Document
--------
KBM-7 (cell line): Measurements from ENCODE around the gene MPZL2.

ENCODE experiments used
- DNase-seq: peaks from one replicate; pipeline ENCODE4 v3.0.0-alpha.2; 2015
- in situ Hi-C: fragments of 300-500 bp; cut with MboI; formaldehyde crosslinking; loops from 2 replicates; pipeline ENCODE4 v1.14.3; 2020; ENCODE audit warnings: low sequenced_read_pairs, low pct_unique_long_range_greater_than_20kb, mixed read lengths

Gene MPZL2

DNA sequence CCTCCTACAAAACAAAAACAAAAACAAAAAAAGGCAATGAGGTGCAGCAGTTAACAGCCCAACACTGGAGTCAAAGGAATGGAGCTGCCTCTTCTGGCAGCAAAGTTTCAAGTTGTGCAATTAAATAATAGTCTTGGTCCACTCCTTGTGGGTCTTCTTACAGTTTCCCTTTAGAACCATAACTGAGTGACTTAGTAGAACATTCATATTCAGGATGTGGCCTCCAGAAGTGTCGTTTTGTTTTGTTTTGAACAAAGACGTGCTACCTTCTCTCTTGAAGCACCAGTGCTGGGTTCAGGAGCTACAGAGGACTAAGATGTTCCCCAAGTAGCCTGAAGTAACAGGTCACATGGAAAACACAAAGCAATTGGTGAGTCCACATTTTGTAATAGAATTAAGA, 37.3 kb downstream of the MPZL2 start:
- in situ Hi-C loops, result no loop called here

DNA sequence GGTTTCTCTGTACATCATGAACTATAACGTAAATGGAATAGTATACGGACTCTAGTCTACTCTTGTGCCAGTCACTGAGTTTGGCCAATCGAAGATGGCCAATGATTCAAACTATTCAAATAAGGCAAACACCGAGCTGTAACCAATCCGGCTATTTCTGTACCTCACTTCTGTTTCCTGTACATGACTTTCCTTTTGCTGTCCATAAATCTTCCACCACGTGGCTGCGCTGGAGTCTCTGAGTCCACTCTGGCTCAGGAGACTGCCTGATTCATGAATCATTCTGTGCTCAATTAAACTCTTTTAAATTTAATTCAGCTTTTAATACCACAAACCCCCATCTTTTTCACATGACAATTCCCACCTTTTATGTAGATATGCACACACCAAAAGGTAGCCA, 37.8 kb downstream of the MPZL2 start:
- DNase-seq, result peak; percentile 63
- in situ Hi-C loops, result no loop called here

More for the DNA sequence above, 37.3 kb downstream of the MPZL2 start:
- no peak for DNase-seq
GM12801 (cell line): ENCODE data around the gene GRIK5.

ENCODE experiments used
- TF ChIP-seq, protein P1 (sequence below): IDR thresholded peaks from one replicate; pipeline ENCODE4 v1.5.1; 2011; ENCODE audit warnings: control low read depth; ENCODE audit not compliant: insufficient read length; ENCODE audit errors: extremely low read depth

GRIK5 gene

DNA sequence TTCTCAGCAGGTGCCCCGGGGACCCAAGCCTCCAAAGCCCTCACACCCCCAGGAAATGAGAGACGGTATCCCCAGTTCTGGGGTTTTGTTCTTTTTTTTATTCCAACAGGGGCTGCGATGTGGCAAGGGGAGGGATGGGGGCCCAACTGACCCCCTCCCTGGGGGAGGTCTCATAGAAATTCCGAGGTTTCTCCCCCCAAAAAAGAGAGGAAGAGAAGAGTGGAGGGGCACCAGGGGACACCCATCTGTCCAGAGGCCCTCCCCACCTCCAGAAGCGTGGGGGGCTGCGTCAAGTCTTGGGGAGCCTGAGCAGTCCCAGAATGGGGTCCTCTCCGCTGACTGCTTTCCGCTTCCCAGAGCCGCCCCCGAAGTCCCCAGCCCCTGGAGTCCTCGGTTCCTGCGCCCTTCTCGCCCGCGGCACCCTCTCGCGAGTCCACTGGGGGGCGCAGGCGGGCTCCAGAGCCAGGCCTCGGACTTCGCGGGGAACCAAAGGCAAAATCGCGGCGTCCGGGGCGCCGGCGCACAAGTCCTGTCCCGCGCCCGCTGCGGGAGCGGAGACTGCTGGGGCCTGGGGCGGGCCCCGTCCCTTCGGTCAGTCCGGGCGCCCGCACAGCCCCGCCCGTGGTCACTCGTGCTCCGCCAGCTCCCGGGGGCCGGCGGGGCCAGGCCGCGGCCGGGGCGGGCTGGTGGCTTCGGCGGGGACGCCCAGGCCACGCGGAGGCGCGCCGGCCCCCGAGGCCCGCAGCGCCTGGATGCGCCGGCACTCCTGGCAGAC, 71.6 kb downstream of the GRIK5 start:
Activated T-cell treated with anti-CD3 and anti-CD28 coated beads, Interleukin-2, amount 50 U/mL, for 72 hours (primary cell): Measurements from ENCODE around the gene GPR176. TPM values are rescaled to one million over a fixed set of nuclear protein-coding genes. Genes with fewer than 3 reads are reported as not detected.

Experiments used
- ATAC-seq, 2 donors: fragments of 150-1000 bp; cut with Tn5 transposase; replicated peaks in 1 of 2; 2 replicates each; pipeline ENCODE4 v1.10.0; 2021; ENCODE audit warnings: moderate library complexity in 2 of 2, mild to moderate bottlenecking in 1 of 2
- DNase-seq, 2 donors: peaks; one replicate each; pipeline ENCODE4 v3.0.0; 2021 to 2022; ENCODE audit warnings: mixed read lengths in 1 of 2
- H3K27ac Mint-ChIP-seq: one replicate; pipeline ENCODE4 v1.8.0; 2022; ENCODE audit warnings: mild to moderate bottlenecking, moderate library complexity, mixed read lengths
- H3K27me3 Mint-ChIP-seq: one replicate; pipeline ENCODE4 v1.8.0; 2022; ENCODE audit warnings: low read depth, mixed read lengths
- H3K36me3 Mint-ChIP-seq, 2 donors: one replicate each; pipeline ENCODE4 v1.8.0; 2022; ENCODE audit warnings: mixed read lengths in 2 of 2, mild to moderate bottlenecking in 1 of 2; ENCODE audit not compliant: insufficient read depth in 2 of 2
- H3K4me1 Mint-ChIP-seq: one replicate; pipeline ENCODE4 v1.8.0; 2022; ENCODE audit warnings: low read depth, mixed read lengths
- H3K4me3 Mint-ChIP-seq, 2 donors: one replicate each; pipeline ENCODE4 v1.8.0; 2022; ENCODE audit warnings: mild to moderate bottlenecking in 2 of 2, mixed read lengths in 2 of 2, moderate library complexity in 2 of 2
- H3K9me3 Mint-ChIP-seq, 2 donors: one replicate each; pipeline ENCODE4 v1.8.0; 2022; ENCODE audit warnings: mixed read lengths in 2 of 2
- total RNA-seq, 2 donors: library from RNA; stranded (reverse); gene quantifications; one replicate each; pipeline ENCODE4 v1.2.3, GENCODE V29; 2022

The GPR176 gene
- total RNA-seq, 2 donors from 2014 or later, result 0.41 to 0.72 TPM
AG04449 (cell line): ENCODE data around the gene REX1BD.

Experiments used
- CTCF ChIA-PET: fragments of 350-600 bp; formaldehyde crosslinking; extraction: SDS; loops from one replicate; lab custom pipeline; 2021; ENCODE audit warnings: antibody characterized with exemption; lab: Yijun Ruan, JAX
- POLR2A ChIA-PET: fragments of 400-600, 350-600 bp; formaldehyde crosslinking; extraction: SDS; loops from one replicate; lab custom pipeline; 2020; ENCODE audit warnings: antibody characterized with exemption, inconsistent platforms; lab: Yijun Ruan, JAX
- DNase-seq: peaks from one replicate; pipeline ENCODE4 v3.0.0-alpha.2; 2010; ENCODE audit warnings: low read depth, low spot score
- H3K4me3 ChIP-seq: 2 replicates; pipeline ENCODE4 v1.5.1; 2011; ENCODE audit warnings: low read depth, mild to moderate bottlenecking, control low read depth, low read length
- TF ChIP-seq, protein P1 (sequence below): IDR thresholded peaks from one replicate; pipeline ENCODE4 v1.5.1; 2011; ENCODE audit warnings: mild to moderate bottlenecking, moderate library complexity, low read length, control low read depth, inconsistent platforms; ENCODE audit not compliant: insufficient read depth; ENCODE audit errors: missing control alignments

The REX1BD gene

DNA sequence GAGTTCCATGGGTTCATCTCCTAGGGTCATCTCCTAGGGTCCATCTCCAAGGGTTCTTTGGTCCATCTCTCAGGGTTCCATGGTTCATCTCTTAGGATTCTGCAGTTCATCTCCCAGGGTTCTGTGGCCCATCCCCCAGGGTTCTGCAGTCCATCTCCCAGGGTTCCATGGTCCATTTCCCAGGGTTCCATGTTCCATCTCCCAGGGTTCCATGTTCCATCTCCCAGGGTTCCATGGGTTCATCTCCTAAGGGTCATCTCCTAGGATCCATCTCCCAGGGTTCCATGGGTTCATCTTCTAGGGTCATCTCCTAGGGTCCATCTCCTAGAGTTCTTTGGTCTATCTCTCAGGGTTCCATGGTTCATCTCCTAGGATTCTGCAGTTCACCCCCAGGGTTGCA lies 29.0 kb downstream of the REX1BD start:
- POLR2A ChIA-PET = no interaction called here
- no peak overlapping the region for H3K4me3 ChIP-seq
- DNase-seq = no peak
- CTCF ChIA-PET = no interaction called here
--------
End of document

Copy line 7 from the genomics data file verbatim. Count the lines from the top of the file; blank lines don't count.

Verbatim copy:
- in situ Hi-C loops, result no loop called here